Patient privacy is a sacred issue in the medical community, and nowhere is this discretion more important than in the area of substance use and abuse. Thanks to strict legislation, providers, coders, front desk staff, and any other healthcare professional who comes into contact with your drug history is forbidden from sharing it with others. In theory, this is a crucial part of maintaining trust between the practice and its patients. In reality, however, there are several detrimental consequences, such as the difficulty in sharing a patient’s substance use disorder history even with the patient’s other doctors.

While this may not seem like a big deal at first glance, it can lead to unintended consequences and complications. For example, if practices aren’t able to share this sensitive information, then a patient with a substance use disorder could go to a new practice and be prescribed opioids, all because the new practice had no way of knowing about the patient’s condition. With opioid abuse statistics climbing year after year, this scenario would only exacerbate a growing problem.

Currently, substance use disorder history and other sensitive drug information is protected by 42 Code of Federal Regulations Part 2, but lawmakers are fighting to reform these rules to better fall in line with HIPAA. While this change would still keep patient drug information protected from the public (including friends and family), it would make it possible for practices to share the info amongst themselves. While the bill to make these changes is only in its infancy, the healthcare industry could very well see this major change within the next few years.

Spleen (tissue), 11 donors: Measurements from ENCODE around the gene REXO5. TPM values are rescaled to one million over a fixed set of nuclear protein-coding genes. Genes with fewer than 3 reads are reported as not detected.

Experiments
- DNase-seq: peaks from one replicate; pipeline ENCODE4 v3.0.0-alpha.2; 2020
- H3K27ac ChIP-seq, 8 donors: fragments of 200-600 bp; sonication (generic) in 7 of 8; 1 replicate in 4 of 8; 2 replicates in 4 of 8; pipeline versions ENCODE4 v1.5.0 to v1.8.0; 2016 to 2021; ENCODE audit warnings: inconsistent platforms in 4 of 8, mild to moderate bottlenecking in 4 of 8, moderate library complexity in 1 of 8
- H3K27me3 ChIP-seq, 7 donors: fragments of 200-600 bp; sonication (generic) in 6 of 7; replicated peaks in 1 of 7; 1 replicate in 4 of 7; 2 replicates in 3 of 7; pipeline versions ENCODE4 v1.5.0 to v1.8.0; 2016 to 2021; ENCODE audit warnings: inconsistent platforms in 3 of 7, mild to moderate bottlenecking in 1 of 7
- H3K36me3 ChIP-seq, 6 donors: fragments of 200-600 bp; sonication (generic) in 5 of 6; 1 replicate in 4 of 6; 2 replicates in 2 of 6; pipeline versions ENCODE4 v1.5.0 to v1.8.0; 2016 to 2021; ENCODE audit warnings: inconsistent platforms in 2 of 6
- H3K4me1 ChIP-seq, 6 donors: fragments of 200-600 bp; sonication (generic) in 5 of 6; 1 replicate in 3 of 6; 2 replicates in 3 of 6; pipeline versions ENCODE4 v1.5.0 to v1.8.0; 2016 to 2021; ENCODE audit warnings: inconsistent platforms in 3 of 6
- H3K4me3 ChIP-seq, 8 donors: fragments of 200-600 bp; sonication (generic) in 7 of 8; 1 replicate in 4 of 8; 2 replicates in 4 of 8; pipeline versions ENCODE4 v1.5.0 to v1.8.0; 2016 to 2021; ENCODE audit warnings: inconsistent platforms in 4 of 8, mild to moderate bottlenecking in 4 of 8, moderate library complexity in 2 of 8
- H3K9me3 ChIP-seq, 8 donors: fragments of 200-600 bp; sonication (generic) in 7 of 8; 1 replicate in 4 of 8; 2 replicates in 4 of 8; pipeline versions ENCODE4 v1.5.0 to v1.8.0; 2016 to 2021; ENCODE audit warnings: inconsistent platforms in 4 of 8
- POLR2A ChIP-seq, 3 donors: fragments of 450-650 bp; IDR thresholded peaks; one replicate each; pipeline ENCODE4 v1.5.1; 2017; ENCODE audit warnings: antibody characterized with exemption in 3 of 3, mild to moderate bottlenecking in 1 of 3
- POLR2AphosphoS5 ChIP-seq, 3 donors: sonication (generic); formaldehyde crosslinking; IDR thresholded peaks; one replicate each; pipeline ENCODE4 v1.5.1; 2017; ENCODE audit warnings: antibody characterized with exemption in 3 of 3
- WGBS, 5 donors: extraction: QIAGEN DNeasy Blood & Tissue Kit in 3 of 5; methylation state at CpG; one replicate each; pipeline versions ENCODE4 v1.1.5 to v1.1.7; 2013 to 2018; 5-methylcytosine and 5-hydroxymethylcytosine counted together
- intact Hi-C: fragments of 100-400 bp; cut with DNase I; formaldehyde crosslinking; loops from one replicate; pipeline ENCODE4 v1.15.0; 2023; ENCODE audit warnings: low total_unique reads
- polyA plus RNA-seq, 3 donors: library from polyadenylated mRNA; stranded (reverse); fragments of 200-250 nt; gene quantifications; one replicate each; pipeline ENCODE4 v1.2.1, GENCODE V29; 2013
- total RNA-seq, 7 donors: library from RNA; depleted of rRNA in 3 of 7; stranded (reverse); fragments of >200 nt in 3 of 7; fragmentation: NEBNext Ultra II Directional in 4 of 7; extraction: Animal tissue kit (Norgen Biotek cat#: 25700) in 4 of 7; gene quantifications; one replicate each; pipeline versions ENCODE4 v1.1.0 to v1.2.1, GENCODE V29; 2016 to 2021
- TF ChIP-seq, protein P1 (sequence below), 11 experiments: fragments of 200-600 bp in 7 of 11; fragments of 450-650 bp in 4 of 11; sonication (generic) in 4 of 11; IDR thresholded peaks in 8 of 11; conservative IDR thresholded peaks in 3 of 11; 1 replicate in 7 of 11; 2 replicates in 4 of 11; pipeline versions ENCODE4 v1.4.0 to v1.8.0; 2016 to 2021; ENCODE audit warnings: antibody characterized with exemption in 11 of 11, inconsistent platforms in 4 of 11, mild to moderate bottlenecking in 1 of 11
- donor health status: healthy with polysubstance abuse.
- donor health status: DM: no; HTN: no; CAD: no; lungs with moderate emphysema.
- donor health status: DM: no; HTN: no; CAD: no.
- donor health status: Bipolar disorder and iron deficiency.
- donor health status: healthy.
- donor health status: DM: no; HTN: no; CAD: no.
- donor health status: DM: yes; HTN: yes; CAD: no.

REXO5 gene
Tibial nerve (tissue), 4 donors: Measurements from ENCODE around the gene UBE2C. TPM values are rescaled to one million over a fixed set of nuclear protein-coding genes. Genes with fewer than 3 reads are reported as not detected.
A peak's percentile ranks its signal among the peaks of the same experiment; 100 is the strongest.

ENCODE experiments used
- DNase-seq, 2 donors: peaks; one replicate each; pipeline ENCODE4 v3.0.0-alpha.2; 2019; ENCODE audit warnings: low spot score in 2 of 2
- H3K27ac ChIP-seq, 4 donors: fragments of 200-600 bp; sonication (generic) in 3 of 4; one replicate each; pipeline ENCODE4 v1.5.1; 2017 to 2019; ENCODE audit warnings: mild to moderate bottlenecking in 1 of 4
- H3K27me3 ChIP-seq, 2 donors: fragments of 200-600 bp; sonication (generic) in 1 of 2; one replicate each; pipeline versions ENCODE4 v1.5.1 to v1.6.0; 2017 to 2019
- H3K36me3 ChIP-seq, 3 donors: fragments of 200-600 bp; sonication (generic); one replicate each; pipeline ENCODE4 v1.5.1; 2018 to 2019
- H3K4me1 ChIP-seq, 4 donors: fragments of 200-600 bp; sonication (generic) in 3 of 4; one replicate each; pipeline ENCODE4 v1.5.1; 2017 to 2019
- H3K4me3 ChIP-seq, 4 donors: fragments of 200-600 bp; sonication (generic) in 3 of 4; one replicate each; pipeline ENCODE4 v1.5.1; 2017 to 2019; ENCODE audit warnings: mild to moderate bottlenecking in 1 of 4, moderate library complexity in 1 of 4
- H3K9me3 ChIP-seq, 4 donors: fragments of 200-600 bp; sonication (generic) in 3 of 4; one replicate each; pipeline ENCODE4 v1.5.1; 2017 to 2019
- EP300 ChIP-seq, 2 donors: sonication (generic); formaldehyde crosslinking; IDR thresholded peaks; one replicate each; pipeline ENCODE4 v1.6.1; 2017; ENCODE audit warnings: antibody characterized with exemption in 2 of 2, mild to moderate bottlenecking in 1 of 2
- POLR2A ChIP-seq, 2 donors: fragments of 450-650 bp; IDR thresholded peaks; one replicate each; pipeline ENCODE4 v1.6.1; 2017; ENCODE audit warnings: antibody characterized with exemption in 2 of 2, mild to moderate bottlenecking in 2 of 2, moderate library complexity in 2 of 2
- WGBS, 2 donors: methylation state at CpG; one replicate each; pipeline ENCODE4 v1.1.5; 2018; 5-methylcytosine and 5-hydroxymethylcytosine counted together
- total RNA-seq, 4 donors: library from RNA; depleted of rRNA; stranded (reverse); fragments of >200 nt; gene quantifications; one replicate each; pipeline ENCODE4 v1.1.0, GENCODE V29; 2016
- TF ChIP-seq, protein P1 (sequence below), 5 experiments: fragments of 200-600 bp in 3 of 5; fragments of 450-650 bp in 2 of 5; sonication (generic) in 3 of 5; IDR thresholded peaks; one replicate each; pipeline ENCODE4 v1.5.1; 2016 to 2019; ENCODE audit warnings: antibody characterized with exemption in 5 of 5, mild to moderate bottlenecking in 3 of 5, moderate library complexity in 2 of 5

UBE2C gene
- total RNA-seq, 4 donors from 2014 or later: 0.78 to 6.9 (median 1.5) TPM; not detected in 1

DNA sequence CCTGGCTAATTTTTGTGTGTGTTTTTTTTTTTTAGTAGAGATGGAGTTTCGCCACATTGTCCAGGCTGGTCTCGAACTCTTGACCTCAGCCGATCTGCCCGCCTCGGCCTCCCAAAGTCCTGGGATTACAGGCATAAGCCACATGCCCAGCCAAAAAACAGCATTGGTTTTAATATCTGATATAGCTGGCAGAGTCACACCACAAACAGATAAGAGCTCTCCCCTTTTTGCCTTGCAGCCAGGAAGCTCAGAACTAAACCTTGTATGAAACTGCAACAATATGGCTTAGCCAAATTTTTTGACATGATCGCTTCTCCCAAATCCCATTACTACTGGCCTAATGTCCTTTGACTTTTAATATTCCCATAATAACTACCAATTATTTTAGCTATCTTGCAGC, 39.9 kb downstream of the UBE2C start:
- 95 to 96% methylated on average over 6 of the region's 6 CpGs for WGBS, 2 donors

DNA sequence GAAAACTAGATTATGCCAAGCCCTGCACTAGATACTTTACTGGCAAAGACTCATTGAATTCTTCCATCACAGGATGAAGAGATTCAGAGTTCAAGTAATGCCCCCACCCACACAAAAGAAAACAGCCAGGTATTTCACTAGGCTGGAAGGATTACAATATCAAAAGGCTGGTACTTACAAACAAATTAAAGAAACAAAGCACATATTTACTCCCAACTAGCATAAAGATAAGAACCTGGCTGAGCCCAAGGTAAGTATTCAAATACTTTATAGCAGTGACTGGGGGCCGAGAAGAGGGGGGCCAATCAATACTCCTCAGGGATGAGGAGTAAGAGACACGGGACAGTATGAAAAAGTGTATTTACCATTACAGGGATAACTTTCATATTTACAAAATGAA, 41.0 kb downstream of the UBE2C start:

As this bill continues to develop, be sure to keep a watchful eye on how the official laws change. If the rules update successfully, you may just be able to share a vital piece of a patient’s medical record and save a life.